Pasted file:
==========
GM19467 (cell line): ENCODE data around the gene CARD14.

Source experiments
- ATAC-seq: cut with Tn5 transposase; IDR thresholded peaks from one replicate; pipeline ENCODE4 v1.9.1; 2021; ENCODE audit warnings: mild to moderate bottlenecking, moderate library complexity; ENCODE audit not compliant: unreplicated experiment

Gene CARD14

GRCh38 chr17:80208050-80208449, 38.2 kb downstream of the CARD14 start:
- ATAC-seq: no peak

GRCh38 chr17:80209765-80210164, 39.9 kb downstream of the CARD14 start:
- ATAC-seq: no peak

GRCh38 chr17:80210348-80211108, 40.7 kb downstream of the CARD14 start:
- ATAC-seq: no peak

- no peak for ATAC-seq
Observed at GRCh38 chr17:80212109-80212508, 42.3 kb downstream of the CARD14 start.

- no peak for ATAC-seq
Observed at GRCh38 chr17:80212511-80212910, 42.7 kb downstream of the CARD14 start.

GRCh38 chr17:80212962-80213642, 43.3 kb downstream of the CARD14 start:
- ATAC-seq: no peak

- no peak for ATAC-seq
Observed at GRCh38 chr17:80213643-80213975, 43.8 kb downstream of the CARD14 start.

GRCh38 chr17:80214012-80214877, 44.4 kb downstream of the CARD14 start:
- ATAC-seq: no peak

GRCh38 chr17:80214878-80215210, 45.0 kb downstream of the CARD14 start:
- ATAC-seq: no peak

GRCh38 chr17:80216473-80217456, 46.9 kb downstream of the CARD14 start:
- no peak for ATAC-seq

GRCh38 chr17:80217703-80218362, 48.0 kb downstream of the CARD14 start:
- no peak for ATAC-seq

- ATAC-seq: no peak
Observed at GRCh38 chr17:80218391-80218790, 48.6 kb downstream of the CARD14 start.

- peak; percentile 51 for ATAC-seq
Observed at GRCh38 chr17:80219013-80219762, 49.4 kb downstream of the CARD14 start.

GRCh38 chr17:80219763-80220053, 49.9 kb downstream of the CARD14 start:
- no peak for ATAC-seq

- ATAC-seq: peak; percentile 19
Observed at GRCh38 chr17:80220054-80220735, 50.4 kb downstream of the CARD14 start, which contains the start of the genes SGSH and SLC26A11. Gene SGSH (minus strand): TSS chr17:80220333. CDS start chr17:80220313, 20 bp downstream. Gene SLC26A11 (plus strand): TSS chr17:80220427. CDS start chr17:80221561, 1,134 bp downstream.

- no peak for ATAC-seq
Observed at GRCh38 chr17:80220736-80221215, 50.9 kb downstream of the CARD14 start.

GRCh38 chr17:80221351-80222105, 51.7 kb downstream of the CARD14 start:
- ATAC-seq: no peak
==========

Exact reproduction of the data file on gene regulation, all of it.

GM19467 (cell line): ENCODE data around the gene CARD14.

Source experiments
- ATAC-seq: cut with Tn5 transposase; IDR thresholded peaks from one replicate; pipeline ENCODE4 v1.9.1; 2021; ENCODE audit warnings: mild to moderate bottlenecking, moderate library complexity; ENCODE audit not compliant: unreplicated experiment

Gene CARD14

GRCh38 chr17:80208050-80208449, 38.2 kb downstream of the CARD14 start:
- ATAC-seq: no peak

GRCh38 chr17:80209765-80210164, 39.9 kb downstream of the CARD14 start:
- ATAC-seq: no peak

GRCh38 chr17:80210348-80211108, 40.7 kb downstream of the CARD14 start:
- ATAC-seq: no peak

- no peak for ATAC-seq
Observed at GRCh38 chr17:80212109-80212508, 42.3 kb downstream of the CARD14 start.

- no peak for ATAC-seq
Observed at GRCh38 chr17:80212511-80212910, 42.7 kb downstream of the CARD14 start.

GRCh38 chr17:80212962-80213642, 43.3 kb downstream of the CARD14 start:
- ATAC-seq: no peak

- no peak for ATAC-seq
Observed at GRCh38 chr17:80213643-80213975, 43.8 kb downstream of the CARD14 start.

GRCh38 chr17:80214012-80214877, 44.4 kb downstream of the CARD14 start:
- ATAC-seq: no peak

GRCh38 chr17:80214878-80215210, 45.0 kb downstream of the CARD14 start:
- ATAC-seq: no peak

GRCh38 chr17:80216473-80217456, 46.9 kb downstream of the CARD14 start:
- no peak for ATAC-seq

GRCh38 chr17:80217703-80218362, 48.0 kb downstream of the CARD14 start:
- no peak for ATAC-seq

- ATAC-seq: no peak
Observed at GRCh38 chr17:80218391-80218790, 48.6 kb downstream of the CARD14 start.

- peak; percentile 51 for ATAC-seq
Observed at GRCh38 chr17:80219013-80219762, 49.4 kb downstream of the CARD14 start.

GRCh38 chr17:80219763-80220053, 49.9 kb downstream of the CARD14 start:
- no peak for ATAC-seq

- ATAC-seq: peak; percentile 19
Observed at GRCh38 chr17:80220054-80220735, 50.4 kb downstream of the CARD14 start, which contains the start of the genes SGSH and SLC26A11. Gene SGSH (minus strand): TSS chr17:80220333. CDS start chr17:80220313, 20 bp downstream. Gene SLC26A11 (plus strand): TSS chr17:80220427. CDS start chr17:80221561, 1,134 bp downstream.

- no peak for ATAC-seq
Observed at GRCh38 chr17:80220736-80221215, 50.9 kb downstream of the CARD14 start.

GRCh38 chr17:80221351-80222105, 51.7 kb downstream of the CARD14 start:
- ATAC-seq: no peak